Peter Marino Rethinks the Modern House

Peter Marino thinks of himself as a rational man. A man who loves a uniform, a man who eats according to his blood type (unsurprisingly, his is A+). Even his garden is color coded. But when it comes to architecture, Marino says, his clients are the ones who call the shots. And if they want a nautical folly in the Southampton dunes or a limestone castle above Beirut, who is he to deny them? 

“I’m not one of those who likes to shove a design idea down someone’s throat — there are six ways to skin a cat,” the architect says by phone from his apartment near Manhattan’s Sutton Place, where he’s just returned from the Salzburg music and drama festival. Marino’s appetite for a creative challenge is the message and also the pleasure of his latest book, Ten Modern Houses, a collection of his residential work over the past decade.  

designer peter marino portrait ten modern houses phaidon
A new Phaidon book, Ten Modern Houses, by designer Peter Marino, includes a chapter on a home he designed on a long narrow site on Miami’s private Star Island (top). All photos © Manolo Yllera

While houses have been a staple of Marino’s practice throughout his 40-year career, his reputation as a Midas of the protractor set has been shaped by the public projects he’s completed worldwide, including retail, cultural and hospitality extravaganzas for Chanel, Dior, Louis Vuitton and Cheval Blanc Paris, among others. His 2023 remake of Tiffany’s New York City flagship is still the subject of debate, with its conflation of art and commerce characterized by some as bravura and others brazen — criticism that seems to roll off Marino’s back.

living room of house on Miami's Star Island by designer peter marino as featured in ten modern houses book published by phaidon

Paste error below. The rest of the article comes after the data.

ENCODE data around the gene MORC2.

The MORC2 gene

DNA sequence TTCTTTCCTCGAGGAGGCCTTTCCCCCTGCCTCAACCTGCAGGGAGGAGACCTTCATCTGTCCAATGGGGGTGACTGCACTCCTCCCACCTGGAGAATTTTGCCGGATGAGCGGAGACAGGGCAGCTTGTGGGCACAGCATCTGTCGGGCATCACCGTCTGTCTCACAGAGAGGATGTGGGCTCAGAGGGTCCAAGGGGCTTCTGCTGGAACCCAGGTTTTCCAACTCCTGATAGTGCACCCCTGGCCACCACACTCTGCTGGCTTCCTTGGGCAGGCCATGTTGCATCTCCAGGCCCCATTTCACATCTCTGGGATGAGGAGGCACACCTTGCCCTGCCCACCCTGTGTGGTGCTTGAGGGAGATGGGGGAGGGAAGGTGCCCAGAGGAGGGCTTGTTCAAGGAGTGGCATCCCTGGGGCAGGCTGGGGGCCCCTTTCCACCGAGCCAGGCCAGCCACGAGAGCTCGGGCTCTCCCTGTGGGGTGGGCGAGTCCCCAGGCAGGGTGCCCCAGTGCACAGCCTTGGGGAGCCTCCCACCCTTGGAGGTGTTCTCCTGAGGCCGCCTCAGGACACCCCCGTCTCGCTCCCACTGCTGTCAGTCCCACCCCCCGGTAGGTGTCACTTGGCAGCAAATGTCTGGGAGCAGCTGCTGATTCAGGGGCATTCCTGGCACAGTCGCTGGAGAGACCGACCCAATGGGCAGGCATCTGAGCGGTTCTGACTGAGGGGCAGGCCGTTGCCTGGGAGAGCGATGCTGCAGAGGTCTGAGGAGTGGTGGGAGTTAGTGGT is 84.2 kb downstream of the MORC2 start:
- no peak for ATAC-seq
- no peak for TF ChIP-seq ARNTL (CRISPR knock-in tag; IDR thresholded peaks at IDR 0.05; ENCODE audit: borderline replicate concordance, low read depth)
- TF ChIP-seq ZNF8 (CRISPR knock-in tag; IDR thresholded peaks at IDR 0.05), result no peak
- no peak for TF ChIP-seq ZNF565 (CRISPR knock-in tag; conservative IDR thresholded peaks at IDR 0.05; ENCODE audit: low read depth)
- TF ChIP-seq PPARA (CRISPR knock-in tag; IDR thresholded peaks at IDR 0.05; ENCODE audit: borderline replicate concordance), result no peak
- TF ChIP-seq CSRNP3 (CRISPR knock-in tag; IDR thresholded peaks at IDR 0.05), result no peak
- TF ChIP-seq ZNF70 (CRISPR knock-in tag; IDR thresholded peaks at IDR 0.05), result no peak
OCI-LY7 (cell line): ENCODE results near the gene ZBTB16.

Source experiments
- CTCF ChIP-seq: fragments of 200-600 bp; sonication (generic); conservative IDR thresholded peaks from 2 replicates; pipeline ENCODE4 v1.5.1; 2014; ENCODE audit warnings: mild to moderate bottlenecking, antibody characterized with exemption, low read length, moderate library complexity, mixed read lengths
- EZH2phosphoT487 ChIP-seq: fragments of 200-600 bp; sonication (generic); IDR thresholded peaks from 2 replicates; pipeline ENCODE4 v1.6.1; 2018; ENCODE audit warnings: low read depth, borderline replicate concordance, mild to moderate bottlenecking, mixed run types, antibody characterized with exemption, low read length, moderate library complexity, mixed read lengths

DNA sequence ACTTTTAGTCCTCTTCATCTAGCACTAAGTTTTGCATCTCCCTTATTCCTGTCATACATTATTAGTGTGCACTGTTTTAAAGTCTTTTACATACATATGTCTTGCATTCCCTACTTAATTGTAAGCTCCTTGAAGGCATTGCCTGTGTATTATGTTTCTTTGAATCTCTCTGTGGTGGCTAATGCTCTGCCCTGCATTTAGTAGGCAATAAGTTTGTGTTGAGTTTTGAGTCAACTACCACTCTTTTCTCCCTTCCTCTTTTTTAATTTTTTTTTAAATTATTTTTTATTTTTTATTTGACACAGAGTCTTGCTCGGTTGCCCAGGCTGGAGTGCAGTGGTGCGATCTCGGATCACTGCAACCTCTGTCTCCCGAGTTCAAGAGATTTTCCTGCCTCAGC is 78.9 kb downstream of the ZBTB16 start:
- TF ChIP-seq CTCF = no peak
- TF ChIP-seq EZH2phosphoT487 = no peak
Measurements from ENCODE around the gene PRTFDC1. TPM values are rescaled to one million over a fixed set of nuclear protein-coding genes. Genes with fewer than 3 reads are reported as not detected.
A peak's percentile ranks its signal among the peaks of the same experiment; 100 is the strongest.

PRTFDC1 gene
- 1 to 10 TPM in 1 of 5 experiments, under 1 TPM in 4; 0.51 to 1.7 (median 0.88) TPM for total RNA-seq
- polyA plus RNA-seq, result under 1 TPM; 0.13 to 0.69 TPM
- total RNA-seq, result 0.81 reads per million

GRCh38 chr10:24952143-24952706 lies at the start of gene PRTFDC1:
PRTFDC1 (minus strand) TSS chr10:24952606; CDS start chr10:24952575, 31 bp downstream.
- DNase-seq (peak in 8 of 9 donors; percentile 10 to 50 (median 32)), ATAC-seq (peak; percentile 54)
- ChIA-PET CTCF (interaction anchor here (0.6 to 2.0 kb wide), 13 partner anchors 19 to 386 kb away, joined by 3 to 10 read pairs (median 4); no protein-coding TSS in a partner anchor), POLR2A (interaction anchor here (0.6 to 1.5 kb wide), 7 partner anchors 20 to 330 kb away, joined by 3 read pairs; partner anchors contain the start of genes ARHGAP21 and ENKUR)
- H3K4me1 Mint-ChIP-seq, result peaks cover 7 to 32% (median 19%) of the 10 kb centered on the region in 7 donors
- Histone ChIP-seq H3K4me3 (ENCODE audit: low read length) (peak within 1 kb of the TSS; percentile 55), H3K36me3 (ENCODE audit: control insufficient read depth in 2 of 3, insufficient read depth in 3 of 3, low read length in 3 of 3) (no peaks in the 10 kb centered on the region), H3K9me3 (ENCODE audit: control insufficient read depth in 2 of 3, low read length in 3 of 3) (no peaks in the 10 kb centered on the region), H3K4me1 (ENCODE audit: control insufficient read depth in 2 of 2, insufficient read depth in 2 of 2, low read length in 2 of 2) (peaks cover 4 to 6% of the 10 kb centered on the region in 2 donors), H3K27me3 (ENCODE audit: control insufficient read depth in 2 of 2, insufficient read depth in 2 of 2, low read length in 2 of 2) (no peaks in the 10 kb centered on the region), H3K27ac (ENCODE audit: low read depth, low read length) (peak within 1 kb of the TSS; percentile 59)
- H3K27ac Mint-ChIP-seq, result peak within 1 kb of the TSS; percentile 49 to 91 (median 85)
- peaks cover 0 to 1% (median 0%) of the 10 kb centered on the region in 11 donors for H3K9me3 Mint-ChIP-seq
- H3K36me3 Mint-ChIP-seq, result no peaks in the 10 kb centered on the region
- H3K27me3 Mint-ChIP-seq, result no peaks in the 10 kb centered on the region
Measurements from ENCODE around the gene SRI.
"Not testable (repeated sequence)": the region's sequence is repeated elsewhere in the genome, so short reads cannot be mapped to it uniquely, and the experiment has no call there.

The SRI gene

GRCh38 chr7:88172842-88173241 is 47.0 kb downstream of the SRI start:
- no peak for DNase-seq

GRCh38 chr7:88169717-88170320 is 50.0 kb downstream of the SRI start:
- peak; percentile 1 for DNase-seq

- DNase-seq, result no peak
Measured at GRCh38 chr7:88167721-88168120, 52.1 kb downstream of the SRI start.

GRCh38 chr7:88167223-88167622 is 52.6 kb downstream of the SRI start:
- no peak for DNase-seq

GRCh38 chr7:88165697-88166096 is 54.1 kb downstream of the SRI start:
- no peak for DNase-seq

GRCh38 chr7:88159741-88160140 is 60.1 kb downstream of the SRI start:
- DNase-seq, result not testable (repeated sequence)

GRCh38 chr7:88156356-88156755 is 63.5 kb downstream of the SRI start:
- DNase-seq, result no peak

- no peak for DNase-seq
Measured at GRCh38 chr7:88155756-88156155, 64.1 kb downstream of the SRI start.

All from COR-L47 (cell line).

In the living room of the Star Island house, which was commissioned by art collectors, a mobile by Alexander Calder hangs over works by Agostino Bonalumi, Alberto Burri, Lucio Fontana and Paolo Scheggi. The chair is by Wendell Castle, and the cocktail-table trio by Juan and Paloma Garrido.

Behind the gates of a private house, of course, he and his clients have only themselves to please, and the projects in this volume are staggeringly grand. Many test the boundaries of residential scale at more than 15,000 square feet. But Marino, in the spirit of modern iconoclasts like Frank Lloyd Wright, Albert Frey and Richard Neutra, maintains a deep commitment to harmonizing building and landscape. It’s an approach that goes a long way toward instilling “kind of a gentler karma than making something that contrasts sharply,” the architect suggests. “It’s softer, maybe slightly less arrogant.” A family compound in the Dominican Republic becomes a garden laced with multiple pavilions; a Provençal estate hides a third of its volume beneath a green roof.  

One of the most striking houses in the book, published by Phaidon, is Marino’s own in Aspen, a ski chalet whose form was influenced by the surrounding peaks and an encounter in the Galápagos Islands with a waved albatross, a sea bird that became an avian inspiration for the building’s sharply jutting roofline and its command of the rock-strewn surroundings. “Executing this vision,” the text notes, “required dynamiting much of the mountain face, then flying long steel beams in via helicopter, as the curving mountain roads were too tight to accommodate the trucks required to haul them.” 

pool garden and rear elevation of house on Miami's Star Island by designer peter marino as featured in ten modern houses book published by phaidon
Marino designed the house — the Biscayne Bay–facing back of which is seen here — as two rectangular volumes connected by a generous central glass entry space that afford views through the entire building to the water.

Inside, though, all is calm. Honey-colored cedar bathes rooms of judiciously placed furniture by Jean-Michel Frank, Poul Kjærholm and others in amber light. The scheme has an almost Japanese level of serenity, ruffled only by the somber paintings of Anselm Kiefer.